When traveling between Hobart, Launceston, Devonport and Burnie, you can opt to use Redline, Tasmania's largest private coach company. However, this service is best used for airport transfers. Redline offers rides to and from Launceston Airport and Hobart International Airport. One-way services cost AU$15 to AU$19 (approximately $12 to $15) per adult and AU$14 to AU$15 (or $11 to $12) for children; discounted rates are available when booking a round-trip ticket. Trips to either airport must be made at least two hours before you want to be picked up, while round-trip reservations require 24 hours advance notice. Airport routes typically run from 4 or 4:20 a.m. to 7:30 or 9:30 p.m.
Taxis can be hailed by phone or on the street throughout Tasmania, but prices are high and vary by location and time of day. Rates are most expensive on weekends, public holidays and between 8 p.m. and 6 a.m. on weekdays. On King Island and Flinders Island, meters start at AU$5.10 ($4) and increase by AU$2.17 or AU$2.60 for each kilometer traveled (or between $2.50 and $3.50 per mile). For all other areas, rides cost AU$3.60 (less than $3), plus AU$1.91 to AU$2.32 per kilometer traveled (or $2.50 to $3 per mile). Fees are higher when at least one passenger is using a wheelchair. Additional charges may also apply for late-night trips that originate outside major cities, paying with a credit card and starting your journey at an airport. Tipping is not expected when using taxis in Tasmania or other parts of Australia, but Aussies generally round up to the nearest Australian dollar. In Hobart and its suburbs, you can also use the Uber ride-hailing service to get around.
After arriving in Tasmania, you can fly between various Tassie destinations. Hobart is where the island's international airport is located, but regional airports are also available in cities like Burnie and Launceston. Two domestic airlines operate in Tasmania: Sharp Airlines and Par Avion Airlines. Sharp Airlines offers daily flights between destinations like King Island and Burnie, and Flinders Island and Launceston, while Par Avion Airlines operates between Hobart and Burnie three days per week. Flight prices depend on the route and dates booked but start at AU$125 (or $99) per person.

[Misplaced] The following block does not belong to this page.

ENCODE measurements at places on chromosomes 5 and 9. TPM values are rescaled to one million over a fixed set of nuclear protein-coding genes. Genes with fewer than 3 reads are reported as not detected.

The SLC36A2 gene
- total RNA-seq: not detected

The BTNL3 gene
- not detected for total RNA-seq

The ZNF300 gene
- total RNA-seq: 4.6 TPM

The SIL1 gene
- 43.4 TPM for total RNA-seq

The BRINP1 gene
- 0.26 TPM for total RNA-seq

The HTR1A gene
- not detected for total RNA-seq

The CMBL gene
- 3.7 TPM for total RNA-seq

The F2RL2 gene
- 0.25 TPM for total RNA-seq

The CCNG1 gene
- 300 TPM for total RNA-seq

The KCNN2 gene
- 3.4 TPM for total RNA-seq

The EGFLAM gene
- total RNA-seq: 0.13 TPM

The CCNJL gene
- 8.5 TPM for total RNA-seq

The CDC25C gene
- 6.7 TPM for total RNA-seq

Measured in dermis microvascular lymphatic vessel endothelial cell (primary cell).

To get to Tasmania from mainland Australia, you can take a Spirit of Tasmania ferry from Melbourne to Devonport. Most ferries depart at 7:30 p.m. daily, but select days have sailings at 9 a.m. and 9 p.m. Each trip lasts about 10 ½ hours. Ferry tickets cost AU$79 to AU$160 (or $62.50 to $126.50) per adult and AU$29 to AU$60 (about $23 to $47.50) for every child between 3 and 15.
For travelers interested in getting to smaller Tassie islands like Bruny Island and Maria Island, ferry services are offered by Bruny Island Ferry and Encounter Maria Island. Bruny Island Ferry's boats travel between Kettering and Bruny Island from 6:30 or 7:30 a.m. to 7:15 p.m. daily and are free for pedestrians. Encounter Maria Island's ferries travel between Triabunna and Maria Island, but schedules vary by season. In May, June, July and August, ferries operate every day except Tuesdays and Thursdays from 10:30 a.m. to 3:30 p.m.; from September to April, ferries are available daily between 9 a.m. and 5 p.m. All tickets, which cost AU$50 ($39.50) for adults and AU$33 ($26) for kids ages 4 to 16, are for round-trip rides and include Maria Island National Park admissions.
Ferry service on Lake St Clair between Cynthia Bay and Narcissus Hut, where the Overland Track ends, is also provided year-round by Lake St Clair Lodge. One-way fares are AU$40 (less than $32) per adult and AU$20 (approximately $16) for each child 11 and younger.